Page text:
Research ArticleCancer Metabolism

The receptor tyrosine kinase EphA2 promotes glutamine metabolism in tumors by activating the transcriptional coactivators YAP and TAZ

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Science Signaling  05 Dec 2017:
Vol. 10, Issue 508, eaan4667
DOI: 10.1126/scisignal.aan4667

EphA2 exposes an Achilles’ heel in breast cancer

Cancer cells alter their metabolism to adapt to the tumor microenvironment, for example, by switching from a reliance on glucose to glutamine. Edwards et al. found that a high abundance of the receptor tyrosine kinase EphA2 drives a switch to glutamine dependency in HER2-positive breast cancers. In cells and mouse models, EphA2 activated Rho-ROCK signaling that mediated the nuclear accumulation of the transcriptional coactivators YAP and TAZ, where they induced the expression of genes encoding an amino acid transporter that promoted glutamine uptake and an enzyme that promoted glutamine metabolism. EphA2 may be a biomarker for sensitivity to glutaminase inhibitors in patient tumors. However, because inhibiting glutamine metabolism may have adverse effects elsewhere, such as in the immune system, inhibiting EphA2 signaling upstream of YAP and TAZ may be a way to exploit the glutamine dependency of HER2-positive breast cancers.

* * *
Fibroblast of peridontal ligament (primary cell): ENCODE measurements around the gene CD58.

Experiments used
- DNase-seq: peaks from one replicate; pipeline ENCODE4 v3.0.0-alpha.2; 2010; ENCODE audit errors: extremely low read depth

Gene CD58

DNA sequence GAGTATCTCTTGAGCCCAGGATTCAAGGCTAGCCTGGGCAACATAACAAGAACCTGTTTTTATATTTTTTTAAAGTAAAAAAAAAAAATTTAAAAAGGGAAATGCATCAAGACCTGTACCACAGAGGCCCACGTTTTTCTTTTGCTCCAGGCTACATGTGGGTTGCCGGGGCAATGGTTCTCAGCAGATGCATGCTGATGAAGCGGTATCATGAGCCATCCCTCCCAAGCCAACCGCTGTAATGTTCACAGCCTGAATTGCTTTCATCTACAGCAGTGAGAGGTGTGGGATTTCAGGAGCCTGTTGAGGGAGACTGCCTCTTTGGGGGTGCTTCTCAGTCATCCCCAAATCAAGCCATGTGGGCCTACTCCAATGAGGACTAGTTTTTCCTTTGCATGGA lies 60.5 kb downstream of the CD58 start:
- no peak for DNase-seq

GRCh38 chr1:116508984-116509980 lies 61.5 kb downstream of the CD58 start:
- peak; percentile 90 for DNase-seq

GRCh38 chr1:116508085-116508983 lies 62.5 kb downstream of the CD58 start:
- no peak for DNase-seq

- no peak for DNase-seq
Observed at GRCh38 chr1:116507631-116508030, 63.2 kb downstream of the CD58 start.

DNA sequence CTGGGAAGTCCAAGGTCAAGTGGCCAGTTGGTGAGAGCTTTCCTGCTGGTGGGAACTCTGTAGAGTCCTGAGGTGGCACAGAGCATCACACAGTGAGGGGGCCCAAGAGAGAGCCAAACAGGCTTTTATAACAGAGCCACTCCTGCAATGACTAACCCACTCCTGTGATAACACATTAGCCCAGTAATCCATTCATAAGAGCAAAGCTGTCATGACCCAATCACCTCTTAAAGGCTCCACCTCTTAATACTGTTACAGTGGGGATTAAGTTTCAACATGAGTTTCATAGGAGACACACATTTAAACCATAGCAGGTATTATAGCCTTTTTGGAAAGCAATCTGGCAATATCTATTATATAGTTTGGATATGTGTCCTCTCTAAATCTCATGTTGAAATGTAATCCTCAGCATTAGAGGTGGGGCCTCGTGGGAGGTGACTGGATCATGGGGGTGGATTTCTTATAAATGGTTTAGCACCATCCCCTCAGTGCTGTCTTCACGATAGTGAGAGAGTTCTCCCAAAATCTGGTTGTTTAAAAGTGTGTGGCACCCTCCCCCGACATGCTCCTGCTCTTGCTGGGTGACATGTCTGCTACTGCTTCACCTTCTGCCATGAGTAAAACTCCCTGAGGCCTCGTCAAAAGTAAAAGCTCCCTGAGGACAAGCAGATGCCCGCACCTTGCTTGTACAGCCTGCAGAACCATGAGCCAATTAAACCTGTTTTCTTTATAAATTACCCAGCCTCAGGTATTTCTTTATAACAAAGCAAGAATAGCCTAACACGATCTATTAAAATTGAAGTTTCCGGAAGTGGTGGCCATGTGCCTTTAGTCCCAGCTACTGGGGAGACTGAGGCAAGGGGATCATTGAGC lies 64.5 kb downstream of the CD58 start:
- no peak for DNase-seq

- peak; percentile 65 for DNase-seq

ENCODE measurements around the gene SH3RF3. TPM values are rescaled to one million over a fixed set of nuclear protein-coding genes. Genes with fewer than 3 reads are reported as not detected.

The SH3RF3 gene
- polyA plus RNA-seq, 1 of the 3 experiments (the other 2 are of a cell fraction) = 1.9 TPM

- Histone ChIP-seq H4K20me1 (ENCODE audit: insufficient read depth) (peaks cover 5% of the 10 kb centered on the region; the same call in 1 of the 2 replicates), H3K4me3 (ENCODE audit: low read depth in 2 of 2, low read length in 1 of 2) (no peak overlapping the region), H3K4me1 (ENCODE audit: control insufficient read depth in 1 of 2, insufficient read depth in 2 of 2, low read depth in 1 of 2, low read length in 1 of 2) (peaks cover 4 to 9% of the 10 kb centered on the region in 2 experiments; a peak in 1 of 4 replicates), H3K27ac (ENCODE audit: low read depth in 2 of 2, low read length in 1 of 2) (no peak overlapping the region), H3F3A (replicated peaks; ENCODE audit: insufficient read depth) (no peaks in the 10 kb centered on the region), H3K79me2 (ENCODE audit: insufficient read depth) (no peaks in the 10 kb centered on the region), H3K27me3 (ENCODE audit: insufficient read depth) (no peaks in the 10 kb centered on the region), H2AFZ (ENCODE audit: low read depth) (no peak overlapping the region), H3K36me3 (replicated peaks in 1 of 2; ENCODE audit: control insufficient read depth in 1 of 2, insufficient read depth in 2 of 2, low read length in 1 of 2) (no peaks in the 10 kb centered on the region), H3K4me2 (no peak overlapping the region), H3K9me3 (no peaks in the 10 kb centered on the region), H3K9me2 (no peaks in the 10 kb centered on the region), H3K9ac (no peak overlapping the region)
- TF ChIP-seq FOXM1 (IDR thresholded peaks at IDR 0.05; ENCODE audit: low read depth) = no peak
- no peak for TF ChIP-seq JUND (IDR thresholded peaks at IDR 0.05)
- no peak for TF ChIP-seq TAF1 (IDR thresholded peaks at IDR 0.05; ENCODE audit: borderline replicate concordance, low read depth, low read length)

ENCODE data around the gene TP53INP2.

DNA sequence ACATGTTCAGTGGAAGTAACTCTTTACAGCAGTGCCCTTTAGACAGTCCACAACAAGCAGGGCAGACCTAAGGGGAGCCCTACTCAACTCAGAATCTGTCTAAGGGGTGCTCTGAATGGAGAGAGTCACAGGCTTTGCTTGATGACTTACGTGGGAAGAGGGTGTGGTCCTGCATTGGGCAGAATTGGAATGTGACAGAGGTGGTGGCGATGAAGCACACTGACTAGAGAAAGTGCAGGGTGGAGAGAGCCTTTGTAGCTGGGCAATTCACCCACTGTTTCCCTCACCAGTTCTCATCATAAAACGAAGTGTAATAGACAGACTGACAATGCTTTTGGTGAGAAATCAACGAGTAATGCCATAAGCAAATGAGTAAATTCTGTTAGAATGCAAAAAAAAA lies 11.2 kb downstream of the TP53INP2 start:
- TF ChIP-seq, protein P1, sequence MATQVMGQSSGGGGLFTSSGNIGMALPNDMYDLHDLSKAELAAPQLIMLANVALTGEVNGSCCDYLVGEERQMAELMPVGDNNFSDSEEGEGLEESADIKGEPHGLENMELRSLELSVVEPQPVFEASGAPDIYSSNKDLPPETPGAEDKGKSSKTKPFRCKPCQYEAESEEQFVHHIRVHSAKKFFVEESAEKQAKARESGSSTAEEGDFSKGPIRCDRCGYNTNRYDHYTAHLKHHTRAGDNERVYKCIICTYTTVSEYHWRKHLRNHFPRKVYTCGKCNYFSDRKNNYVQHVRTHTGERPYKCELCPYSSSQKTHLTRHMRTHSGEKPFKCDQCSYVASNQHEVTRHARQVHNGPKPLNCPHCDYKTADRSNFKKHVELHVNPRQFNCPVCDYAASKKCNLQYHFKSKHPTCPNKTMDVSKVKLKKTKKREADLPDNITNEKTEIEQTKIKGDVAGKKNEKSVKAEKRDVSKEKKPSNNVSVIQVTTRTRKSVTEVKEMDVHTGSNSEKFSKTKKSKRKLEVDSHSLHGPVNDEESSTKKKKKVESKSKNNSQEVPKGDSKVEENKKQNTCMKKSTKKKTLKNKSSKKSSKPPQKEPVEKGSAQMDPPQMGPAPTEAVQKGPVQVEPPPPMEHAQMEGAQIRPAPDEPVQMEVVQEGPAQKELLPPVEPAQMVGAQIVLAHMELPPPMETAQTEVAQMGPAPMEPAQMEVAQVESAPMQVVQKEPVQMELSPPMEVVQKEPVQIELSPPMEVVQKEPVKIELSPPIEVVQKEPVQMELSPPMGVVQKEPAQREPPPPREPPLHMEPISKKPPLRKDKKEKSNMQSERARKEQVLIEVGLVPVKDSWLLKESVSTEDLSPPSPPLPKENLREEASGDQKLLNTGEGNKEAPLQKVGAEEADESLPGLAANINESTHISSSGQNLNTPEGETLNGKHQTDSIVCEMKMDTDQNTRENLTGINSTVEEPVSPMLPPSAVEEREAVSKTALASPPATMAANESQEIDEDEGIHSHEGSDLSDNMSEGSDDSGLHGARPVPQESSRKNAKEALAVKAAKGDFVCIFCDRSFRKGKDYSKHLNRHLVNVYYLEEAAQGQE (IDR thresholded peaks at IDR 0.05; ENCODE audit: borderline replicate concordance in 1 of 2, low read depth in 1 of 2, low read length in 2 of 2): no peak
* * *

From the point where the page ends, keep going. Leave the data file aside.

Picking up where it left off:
Malignant tumors reprogram cellular metabolism to support cancer cell proliferation and survival. Although most cancers depend on a high rate of aerobic glycolysis, many cancer cells also display addiction to glutamine. Glutamine transporters and glutaminase activity are critical for glutamine metabolism in tumor cells. We found that the receptor tyrosine kinase EphA2 activated the TEAD family transcriptional coactivators YAP and TAZ (YAP/TAZ), likely in a ligand-independent manner, to promote glutamine metabolism in cells and mouse models of HER2-positive breast cancer. Overexpression of EphA2 induced the nuclear accumulation of YAP and TAZ and increased the expression of YAP/TAZ target genes. Inhibition of the GTPase Rho or the kinase ROCK abolished EphA2-dependent YAP/TAZ nuclear localization. Silencing YAP or TAZ substantially reduced the amount of intracellular glutamate through decreased expression of SLC1A5 and GLS, respectively, genes that encode proteins that promote glutamine uptake and metabolism. The regulatory DNA elements of both SLC1A5 and GLS contain TEAD binding sites and were bound by TEAD4 in an EphA2-dependent manner. In patient breast cancer tissues, EphA2 expression positively correlated with that of YAP and TAZ, as well as that of GLS and SLC1A5. Although high expression of EphA2 predicted enhanced metastatic potential and poor patient survival, it also rendered HER2-positive breast cancer cells more sensitive to glutaminase inhibition. The findings define a previously unknown mechanism of EphA2-mediated glutaminolysis through YAP/TAZ activation in HER2-positive breast cancer and identify potential therapeutic targets in patients.

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